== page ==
Inflammatory Bowel Disease (IBD) is an immune-mediated chronic inflammation of your gastrointestinal tract. Normally, the cells and proteins that make up the immune system protect you from infection. In people with IBD, however, the immune system mistakes food, bacteria, and other materials in the intestine for foreign or invading substances. When this happens, the body sends white blood cells into the lining of the intestines, where they produce chronic inflammation and ulcerations—called autoimmune response.
There are two types of IBD, Crohn’s disease and ulcerative colitis; both manifest as chronic immune-mediated inflammation of your gastrointestinal system. While they both cause similar symptoms, they are managed differently. Crohn’s disease may affect any part of your gastrointestinal system, from your mouth to the anus. Ulcerative colitis, however, is limited to the colon, otherwise known as the large intestine.
It is estimated that 1.4 million Americans have IBD, which tends to run in families and affect males and females equally.
Ulcerative colitis is a chronic disease of the large intestine, also known as the colon, in which the lining of the colon becomes inflamed and develops tiny open sores, or ulcers, that produce pus and mucous. The combination of inflammation and ulceration can cause abdominal discomfort and frequent emptying of the colon.
It is often difficult to diagnose which form of IBD is present because both Crohn’s disease and ulcerative colitis cause similar symptoms. Both illnesses are marked by an abnormal response by the body’s immune system, leading to chronic inflammation of the gastrointestinal tract.
Symptoms related to inflammation of the GI tract include:
Individuals with ulcerative colitis may also experience swelling and pain in the hip and knee joints and pain in the eyes or skin. The symptoms of ulcerative colitis tend to come and go, with fairly long periods in between flare-ups, during which patients may experience no distress at all. These periods of remission can span months or even years. The unpredictable course of ulcerative colitis can make medical management quite challenging.
Doctors usually perform a sigmoidoscopy, or a similar test called a colonoscopy, to diagnose ulcerative colitis. For these tests, the doctor puts a thin tube into your rectum (the lower part of the large intestine) and threads it up into your colon. The tube has a camera attached to it, so the doctor can look inside your colon. The tube also has tools attached, so the doctor can take samples of tissue to look at under the microscope.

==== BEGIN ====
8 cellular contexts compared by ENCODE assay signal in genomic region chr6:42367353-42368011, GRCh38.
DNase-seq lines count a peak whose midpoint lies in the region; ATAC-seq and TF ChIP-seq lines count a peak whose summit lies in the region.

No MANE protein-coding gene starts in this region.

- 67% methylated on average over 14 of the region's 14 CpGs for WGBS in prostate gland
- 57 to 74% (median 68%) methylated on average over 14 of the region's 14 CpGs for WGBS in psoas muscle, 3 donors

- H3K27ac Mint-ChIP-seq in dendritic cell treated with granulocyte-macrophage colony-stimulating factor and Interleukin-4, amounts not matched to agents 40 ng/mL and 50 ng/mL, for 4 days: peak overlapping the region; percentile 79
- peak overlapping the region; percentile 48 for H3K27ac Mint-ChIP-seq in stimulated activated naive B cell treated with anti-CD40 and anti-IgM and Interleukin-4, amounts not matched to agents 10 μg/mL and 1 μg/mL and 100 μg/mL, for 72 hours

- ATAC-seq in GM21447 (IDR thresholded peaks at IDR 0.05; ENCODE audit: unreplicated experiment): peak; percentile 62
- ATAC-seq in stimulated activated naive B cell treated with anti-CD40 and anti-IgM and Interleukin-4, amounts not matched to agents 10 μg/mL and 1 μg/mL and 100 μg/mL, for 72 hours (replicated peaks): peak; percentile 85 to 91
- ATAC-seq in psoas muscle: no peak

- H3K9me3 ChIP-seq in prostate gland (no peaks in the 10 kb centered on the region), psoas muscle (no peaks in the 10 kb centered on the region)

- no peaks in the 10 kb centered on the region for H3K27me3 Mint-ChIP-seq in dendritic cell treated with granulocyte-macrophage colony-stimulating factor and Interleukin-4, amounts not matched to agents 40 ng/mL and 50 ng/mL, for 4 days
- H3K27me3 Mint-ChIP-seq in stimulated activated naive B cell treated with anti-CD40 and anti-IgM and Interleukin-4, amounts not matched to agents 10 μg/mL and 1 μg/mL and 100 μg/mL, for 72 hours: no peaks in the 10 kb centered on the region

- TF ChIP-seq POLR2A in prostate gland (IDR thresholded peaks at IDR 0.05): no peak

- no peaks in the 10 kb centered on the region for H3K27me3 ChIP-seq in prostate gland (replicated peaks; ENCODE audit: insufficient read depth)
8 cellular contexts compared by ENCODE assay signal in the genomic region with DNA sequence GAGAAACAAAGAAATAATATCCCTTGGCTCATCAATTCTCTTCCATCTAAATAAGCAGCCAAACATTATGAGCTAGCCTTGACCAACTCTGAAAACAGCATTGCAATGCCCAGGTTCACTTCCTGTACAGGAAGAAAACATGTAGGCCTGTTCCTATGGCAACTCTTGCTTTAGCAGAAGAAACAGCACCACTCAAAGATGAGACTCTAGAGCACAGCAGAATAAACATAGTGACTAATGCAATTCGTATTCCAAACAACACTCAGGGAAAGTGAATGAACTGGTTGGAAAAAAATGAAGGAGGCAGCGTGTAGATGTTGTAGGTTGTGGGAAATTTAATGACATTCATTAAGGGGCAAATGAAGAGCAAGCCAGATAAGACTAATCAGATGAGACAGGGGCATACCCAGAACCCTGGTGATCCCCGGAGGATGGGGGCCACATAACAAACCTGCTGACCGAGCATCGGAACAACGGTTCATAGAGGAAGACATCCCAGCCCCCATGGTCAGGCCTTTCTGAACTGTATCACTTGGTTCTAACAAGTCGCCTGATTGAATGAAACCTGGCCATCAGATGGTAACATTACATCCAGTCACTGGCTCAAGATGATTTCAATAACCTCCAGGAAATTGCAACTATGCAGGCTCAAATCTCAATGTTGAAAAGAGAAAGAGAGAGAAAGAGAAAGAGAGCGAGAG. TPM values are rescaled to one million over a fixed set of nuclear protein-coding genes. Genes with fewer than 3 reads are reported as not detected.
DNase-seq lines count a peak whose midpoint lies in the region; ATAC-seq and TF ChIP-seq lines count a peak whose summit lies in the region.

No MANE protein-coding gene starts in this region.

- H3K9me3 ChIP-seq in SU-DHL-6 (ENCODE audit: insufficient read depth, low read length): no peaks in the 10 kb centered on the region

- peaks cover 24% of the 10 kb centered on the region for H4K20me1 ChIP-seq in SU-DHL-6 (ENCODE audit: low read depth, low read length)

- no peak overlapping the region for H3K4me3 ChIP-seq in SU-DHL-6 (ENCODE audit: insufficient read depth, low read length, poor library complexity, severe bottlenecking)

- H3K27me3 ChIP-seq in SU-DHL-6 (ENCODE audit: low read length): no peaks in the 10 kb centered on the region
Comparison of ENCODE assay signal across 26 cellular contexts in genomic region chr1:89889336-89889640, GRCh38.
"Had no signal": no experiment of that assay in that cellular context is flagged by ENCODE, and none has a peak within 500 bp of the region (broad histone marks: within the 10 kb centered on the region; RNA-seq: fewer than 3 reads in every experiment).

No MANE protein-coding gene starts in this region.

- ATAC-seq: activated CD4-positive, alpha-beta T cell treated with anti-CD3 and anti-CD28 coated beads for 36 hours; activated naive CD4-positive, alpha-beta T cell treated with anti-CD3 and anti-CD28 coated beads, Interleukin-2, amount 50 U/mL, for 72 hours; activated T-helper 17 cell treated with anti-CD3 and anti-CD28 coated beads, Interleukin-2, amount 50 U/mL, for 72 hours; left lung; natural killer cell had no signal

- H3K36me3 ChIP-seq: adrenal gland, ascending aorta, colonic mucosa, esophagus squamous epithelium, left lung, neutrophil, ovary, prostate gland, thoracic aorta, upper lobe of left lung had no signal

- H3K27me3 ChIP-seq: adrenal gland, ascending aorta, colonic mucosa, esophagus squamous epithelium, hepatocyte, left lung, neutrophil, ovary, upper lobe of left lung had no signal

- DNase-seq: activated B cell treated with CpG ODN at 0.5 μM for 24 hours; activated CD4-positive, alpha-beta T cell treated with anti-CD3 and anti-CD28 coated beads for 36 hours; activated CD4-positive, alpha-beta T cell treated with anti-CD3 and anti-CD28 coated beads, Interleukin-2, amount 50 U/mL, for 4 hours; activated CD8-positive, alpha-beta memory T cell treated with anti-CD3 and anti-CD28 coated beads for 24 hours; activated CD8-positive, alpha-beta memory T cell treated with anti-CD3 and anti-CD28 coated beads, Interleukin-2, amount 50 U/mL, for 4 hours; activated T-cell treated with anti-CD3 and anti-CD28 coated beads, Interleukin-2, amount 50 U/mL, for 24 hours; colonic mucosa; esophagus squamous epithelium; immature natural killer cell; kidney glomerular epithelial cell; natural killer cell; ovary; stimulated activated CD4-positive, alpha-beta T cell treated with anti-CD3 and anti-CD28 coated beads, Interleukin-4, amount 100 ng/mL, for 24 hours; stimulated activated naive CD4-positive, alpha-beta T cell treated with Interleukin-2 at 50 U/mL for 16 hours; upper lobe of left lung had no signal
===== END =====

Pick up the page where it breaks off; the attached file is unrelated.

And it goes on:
People with ulcerative colitis often need lifelong treatment, which may consist of medicine, surgery, and lifestyle changes; however, with effective treatment, many people are able to live fairly normal lives with ulcerative colitis.
There are many different medicines that help reduce the symptoms of ulcerative colitis. Almost all of these medicines work by reducing inflammation and the body’s immune response. The newest drugs available to treat IBD are biologic therapies, which help to reduce inflammation by blocking specific proteins that play a role in inflammation.
Surgery may be helpful if medicines are unable to control your symptoms, or if the medicines cause side effects that you can’t tolerate. There are two main types of surgery used to treat ulcerative colitis:
There are many things you can do that may improve your symptoms, including:
Ulcerative colitis can lead to colon cancer. People with ulcerative colitis get screened early and often for colon cancer. Screening guidelines recommend a colonoscopy performed a few years after diagnosis, and repeated every 1 to 2 years thereafter.
Although considerable progress has been made in IBD research, investigators do not yet know what causes this disease. Studies indicate that the inflammation in IBD involves a complex interaction of factors: the genes the person has inherited, the immune system, and environmental factors.
Foreign substances (antigens) in the environment may be the direct cause of the inflammation, or they may stimulate the body’s defenses to produce an inflammation that continues without control. The body’s immune system usually eliminates foreign invaders (substances), such as bacteria, viruses, and fungi. Normally, harmless bacteria (many of which aid in digestion) are protected in the GI tract; however, for people with IBD, the immune system reacts to these bacteria with inflammation. Environmental triggers initiate these immune responses, which can lead to chronic inflammation, ulceration, and thickening of the intestinal wall. Researchers believe that once the IBD patient’s immune system is “turned on,” it does not know how to properly “turn off”. As a result, inflammation damages the intestine and causes the symptoms of IBD. That is why the main goal of medical therapy is to help patients regulate their immune system better.
The environmental factors that trigger IBD are not known, but several potential risk factors have been studied, including:
While ulcerative colitis tends to run in families, researchers have been unable to establish a clear pattern of inheritance. Studies show that up to 20 percent of people with ulcerative colitis will also have a close relative with the disease. The disease is more common among white people of European origin and among people of Jewish heritage. While genetics is clearly a factor, the association is not simple. It is likely that more than one gene is at work, and just having the genes associated with IBD doesn’t absolutely predict that the disease will occur. These genes are known as susceptibility genes as they increase the chances for getting the disease. It is clear that other factors, including environmental factors, must also come into play.